How to help

Public comment is sought until 29 April 2011

You can read through the proposed Code at

All submissions on the proposed Code must be in writing and should be sent to:


The Code Review Project Officer,
Bureau of Animal Welfare,
475 Mickleham Road,
Victoria, 3049


We’ve included a suggested response below.

Code Review Project Officer

Bureau of Animal Welfare

475 Mickleham Road

Attwood Victoria 3049


28 April 2011

Dear Sir / Madam


I am very concerned with the content of above proposed  Code of Practice. The proposed Code seems to miss the mark in managing dogs and cats on shelters and pounds across the board for the following reasons:

The gaping omission regarding what pounds and shelters must do to increase animals being reunited with owners

The second gaping omission regarding what pounds and shelters must do to reduce kill rates in accordance with community expectations

The new restrictions on foster programs making them almost unworkable (time limits, vet costs, behaviourist costs, auditing of foster carers homes by authorised officers, etc)

That unweaned animals are not permitted to be hand-fed to facilitate their survival

The exclusion of healthy adoptable pets from shelter run foster care programs

The allowing of killing companion animals via gunshot

The restrictions on animals allowed for “resale” (barking and escaping are often environmental issues not the dogs fault. In any case such claims of barking and escaping are often simply an excuse for some who just want to save face when surrendering their animal)

The allowing of animals to be sent to research institutions

All of the above items in the proposed Code will only increase the numbers of animals killed in pounds. This is not how the Community wants companion animals treated.

I strongly request that this Code is not approved in its current form and that a new CoP can be developed reflecting the Community’s expectations on proactive measures to reform the pound and shelter system and reduce kill rates.

Yours faithfully

Your Name

Your Address



2 Responses to How to help

  1. Sally Jandric says:

    Foster carers are needed and should be greatly supported as they have saved many dogs, cats etc which were to be euthanaised but instead ended up being placed in loving homes and are very happy today. Those responsible for assessing an animal to see if they are rehomeable should be the ones assessed as there are many dogs and cats that have been killed which could have been rehomed (all animals suffer/stress in pounds) so how can someone assess them in that state. Australia needs to have a NO KILL POLICY and a strong measure on breeding. A dog and cat should not be bred every year manybe 2-3 times in it’s life. This would solve many problems and the government needs to take action here because this is the ROOT OF THE PROBLEM. There are MANY rehoming services around Australia trying to save these poor cats and dogs yet so many still fall and are euthanaised WHY because there are far too many greedy people breeding and not for the love of the animal but for the love of the $$$’s if this was controlled, there would not be so many dogs and cats abandoned and killed. These poor animals are not only abandoned but lose their live because of peoples greed. I say Foster carers are needed until the government wakes up and takes stronger action AGAINST PUPPY BREEDERS (when there will be no more animals in pounds). Why is this so hard to do ?? AUSTRALIA NEEDS TO STOP THIS KILLING and have a “NO KILL POLICY” this is a barbaric act against our best friends and to show the rest of the world we are civilised.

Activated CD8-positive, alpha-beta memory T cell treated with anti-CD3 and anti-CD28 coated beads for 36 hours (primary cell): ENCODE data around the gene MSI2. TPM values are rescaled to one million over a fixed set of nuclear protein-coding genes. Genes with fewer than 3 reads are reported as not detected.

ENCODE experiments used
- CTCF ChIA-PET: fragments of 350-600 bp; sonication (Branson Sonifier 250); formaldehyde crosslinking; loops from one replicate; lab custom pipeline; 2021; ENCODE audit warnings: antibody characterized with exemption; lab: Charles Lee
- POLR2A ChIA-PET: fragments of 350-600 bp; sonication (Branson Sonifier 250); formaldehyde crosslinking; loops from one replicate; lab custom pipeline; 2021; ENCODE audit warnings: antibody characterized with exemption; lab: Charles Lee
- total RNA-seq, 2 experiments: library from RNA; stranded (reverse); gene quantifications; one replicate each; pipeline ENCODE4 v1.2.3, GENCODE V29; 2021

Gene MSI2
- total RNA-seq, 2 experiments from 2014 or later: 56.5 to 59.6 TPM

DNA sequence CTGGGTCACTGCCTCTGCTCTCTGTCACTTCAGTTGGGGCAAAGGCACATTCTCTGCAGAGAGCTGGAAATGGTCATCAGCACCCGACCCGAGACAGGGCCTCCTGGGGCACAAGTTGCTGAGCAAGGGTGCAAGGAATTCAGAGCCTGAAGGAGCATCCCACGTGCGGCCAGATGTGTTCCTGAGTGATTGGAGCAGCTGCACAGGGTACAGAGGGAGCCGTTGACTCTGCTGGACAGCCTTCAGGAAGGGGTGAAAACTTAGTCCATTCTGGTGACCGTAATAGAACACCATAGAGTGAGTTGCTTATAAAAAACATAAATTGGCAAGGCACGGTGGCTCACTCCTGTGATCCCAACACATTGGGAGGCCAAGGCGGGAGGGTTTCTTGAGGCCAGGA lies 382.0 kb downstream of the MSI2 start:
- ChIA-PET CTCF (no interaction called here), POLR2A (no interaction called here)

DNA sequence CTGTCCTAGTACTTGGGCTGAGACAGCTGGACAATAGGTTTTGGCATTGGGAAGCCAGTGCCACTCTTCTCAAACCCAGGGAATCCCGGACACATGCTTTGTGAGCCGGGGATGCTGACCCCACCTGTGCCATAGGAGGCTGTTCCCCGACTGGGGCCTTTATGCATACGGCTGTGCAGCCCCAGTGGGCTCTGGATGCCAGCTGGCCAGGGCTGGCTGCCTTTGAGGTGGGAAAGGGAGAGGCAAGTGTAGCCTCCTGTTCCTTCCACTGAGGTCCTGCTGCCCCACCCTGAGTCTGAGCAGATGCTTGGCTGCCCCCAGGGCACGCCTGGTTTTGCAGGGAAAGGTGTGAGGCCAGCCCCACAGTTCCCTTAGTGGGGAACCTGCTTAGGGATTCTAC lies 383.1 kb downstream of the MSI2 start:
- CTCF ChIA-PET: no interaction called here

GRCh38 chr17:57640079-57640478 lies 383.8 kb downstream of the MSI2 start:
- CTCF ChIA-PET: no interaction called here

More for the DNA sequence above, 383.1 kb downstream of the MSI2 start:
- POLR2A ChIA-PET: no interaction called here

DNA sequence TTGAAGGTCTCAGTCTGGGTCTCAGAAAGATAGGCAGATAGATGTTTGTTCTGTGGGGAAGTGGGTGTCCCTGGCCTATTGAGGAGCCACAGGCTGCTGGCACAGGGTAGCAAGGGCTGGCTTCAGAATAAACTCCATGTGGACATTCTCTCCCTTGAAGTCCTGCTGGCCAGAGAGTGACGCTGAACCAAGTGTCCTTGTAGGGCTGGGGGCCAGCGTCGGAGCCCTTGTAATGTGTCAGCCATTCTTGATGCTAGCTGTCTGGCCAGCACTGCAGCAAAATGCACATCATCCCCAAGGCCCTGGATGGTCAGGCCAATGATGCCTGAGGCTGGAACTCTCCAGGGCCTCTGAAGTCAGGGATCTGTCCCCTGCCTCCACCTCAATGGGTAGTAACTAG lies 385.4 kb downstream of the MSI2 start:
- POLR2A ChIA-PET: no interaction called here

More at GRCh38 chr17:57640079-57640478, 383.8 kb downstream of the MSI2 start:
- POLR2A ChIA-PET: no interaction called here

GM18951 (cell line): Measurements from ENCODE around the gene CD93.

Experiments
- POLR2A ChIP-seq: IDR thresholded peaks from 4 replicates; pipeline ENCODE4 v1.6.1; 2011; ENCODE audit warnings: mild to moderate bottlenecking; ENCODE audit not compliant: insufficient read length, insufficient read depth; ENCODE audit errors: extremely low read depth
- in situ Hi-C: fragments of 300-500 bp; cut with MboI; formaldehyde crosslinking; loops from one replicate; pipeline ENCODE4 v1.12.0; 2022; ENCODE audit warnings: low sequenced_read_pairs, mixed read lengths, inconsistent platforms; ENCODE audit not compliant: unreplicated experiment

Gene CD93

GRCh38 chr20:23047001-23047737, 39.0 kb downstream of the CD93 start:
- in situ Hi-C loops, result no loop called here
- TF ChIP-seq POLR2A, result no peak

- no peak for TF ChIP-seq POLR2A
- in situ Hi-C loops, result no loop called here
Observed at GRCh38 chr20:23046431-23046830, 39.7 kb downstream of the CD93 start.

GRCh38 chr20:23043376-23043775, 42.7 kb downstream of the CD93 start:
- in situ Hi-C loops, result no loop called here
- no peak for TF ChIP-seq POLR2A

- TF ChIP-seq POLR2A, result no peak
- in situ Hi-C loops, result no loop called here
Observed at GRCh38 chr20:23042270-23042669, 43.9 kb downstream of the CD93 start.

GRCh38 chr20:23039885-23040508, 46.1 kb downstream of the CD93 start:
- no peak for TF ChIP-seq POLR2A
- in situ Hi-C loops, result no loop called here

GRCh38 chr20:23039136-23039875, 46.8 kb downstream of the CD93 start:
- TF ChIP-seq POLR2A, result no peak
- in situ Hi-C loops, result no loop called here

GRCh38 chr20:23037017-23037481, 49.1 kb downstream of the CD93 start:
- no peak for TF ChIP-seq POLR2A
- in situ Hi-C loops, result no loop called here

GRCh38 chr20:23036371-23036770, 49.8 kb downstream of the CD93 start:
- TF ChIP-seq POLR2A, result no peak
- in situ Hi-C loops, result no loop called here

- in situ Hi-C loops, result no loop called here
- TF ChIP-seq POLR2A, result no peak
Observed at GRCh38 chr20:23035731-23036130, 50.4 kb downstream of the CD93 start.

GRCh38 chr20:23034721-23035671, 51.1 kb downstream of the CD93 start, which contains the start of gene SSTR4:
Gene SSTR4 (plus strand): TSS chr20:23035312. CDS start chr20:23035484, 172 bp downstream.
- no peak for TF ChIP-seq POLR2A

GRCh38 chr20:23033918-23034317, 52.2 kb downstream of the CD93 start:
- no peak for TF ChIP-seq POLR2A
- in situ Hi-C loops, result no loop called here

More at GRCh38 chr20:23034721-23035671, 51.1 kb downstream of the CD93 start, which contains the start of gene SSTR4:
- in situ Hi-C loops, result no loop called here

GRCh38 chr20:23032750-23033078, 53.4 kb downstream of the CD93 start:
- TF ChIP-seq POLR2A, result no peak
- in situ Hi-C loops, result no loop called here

2. Cathy Deacey says:

    The answer is not to regulate foster carers or, god forbid, reduce the already meagre level of support provided to animals. Surely, it makes more sense to ensure that animals can only be adopted through these shelters rather than through private measures or puppy farms. It makes no sense at all to try to regulate the goodwill of thousands of individuals who give their time, energy and funds to care for animals in need? Wake up and tackle the causal issues rather than trying to ‘band aid’ what is only deemed a problem because of gross mismanagement of the issue in the first place. This ill-thought plan to regulate foster care for animals goes completely against the grain of what should be encouraged in society – the care of those who cannot care for themselves. I am shocked to know that the party I have voted for all my life would even consider trying to legislate this. If we want to grow a compassionate society, surely we have to begin with those who have no voice!